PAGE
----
In pursuit of the concept of 'just culture', a Royal Decree on the reporting of incidents in the aviation sector with a view to improving safety was adopted on 22 April 2005. Within a maximum of 72 hours following the occurrence of the 'event', the latter must be communicated to the Belgian Civil Aviation Authority. The purpose of such reporting is only to improve safety and not to determine the liability that may attach to anyone. The database is anonymous and neither the public prosecutor nor the employer of the person who reported the event may use such information to initiate an action against said person.


In the context of aircraft noise emissions, the Court of Appeal of Brussels recently condemned the Belgian state on the ground of Article 8 of the European Convention of Human Rights for the illegal extensive use of one of the runways at Brussels Airport. The same Court also condemned the Wallonia region for its failure to have taken, in a timely fashion, the adequate measures aimed at reducing to an acceptable level the annoyances relating to the vicinity of Liege Airport.

With regard to litigation, in May 2018, the Court of First Instance of Brussels acquitted 18 people who were prosecuted with respect to the diamonds robbery that took place at Brussels Airport in February 2013.

In addition, fines have been levied against non-EU airlines for not complying with the EU aviation Emissions Trading System.

The Belgian wet-lease regime was modified in 2013 and now allows air carriers to wet-lease in aircraft without any restrictions other than those dictated by safety concerns, thereby aligning Belgian law with the provisions of Regulation (EC) No. 1008/2008. Furthermore, the new regime also provides that no prior approval from the Belgian Civil Aviation Administration for wet-lease-out operations is required, regardless of whether the lessee is an EU air carrier.

On 10 April 2016 a long-expected regulation was adopted on the use of drones in Belgian airspace. The legislation is rather voluminous and draws a distinction between several categories of drones according to their weight and use. The Royal Decree mainly addresses the questions of rules of the air, licences, training, certification, registration and insurance.

The Passenger Name Record Directive has been transposed into Belgian law in a set of rules that entered in force on 1 January 2018.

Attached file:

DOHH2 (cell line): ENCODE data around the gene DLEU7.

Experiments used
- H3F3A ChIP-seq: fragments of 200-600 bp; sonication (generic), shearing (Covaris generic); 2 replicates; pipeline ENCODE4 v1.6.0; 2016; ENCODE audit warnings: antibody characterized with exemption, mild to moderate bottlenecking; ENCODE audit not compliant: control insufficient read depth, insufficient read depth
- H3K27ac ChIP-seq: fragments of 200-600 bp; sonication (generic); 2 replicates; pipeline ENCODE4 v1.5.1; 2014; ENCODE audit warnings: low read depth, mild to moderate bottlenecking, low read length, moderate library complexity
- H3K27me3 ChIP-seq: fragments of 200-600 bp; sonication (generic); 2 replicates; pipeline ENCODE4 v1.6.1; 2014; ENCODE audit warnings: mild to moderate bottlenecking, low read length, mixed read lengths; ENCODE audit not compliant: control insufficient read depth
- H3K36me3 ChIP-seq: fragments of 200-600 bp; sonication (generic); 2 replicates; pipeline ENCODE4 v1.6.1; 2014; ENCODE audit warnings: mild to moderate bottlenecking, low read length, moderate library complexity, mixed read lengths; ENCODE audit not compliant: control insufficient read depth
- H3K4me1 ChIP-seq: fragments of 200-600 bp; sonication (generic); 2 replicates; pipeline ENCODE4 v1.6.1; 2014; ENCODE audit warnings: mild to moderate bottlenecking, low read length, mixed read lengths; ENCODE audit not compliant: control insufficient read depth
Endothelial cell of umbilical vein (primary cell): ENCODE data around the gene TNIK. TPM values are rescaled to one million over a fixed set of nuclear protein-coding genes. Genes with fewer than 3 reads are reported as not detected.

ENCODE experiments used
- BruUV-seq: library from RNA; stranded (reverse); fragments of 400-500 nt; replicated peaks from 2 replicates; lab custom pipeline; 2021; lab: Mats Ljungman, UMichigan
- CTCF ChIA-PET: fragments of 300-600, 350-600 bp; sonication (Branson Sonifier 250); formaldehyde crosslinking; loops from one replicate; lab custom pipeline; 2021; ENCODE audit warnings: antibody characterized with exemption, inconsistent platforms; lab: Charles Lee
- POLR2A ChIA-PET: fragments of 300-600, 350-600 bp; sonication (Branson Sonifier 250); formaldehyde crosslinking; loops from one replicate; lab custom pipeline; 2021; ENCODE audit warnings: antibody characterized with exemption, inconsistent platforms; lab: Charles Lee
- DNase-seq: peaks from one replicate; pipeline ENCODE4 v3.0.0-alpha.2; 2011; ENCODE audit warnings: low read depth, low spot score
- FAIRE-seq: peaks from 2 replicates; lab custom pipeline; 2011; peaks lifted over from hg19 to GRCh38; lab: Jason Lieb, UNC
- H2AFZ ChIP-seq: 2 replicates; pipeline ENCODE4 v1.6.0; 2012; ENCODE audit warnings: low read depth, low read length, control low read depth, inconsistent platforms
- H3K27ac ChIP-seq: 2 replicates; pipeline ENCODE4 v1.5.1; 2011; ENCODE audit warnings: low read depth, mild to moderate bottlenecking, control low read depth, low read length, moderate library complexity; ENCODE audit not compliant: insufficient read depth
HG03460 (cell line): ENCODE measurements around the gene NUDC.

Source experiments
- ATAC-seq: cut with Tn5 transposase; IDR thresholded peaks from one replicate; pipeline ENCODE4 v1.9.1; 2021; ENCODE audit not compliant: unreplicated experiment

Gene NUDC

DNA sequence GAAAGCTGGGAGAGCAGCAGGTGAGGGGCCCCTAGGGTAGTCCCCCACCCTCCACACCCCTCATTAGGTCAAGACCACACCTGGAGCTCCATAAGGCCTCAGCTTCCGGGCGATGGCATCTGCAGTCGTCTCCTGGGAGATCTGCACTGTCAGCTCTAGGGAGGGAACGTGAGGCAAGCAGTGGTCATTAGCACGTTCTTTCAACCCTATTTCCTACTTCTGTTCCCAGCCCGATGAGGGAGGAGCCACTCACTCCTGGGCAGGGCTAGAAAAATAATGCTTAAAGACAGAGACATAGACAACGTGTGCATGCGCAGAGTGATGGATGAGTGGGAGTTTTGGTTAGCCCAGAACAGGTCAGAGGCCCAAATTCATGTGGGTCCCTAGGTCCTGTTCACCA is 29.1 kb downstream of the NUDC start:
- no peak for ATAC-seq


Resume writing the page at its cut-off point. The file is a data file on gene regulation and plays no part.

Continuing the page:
The 2013 Act on the creation and enforcement of security interests in movable assets finally also entered into force on 1 January 2018 with the consequence that pledge over aircraft can now be created without the previous need of transfer of the possession of the aircraft to a third-party holder. This is effected through registration in a national electronic registry. However, the electronic registry still needs to be adapted to meet the industry needs as it remains difficult to verify if there is any recorded pledge over an aircraft or engine with just the manufacturer serial number or engine serial number.


A new Act was adopted on 28 March 2014 to introduce a class action procedure in Belgian law. The new procedure is aimed at organising the redress of mass damage suffered by a group of consumers, as defined by the Act, in relation to a limited list of regulations, which include Regulation (EC) No. 261/2004. The Act, which entered into force on 1 September 2014, would therefore enable the introduction of class actions against airlines for flight delays and cancellations, and the case law of the (Brussels) courts that would be seized on that basis will have to be closely watched as it could expose airlines considerably more than in the past.

On the legislative front, a consultation process took place at the level of the Belgian Civil Aviation Administration in 2013 and 2014 for the purpose of collecting the views of various stakeholders (mainly airports and airlines) over the new version of a draft royal decree on non-scheduled flights. The adoption of the text is not facilitated by the views that these stakeholders may have on the drafting of the decree, in light of their sometimes conflicting interests. It will be interesting to follow any new developments in that respect.

Finally, the impact and reduction of aircraft noise emissions around Brussels Airport is still on the political agenda.


1 Dimitri de Bournonville is a partner and Cyril-Igor Grigorieff is a senior associate at Kennedys Brussels LLP.

2 Belgian Official Gazette, 18 May 2004.

3 See Justice of Peace of Zaventem, 14 October 2010.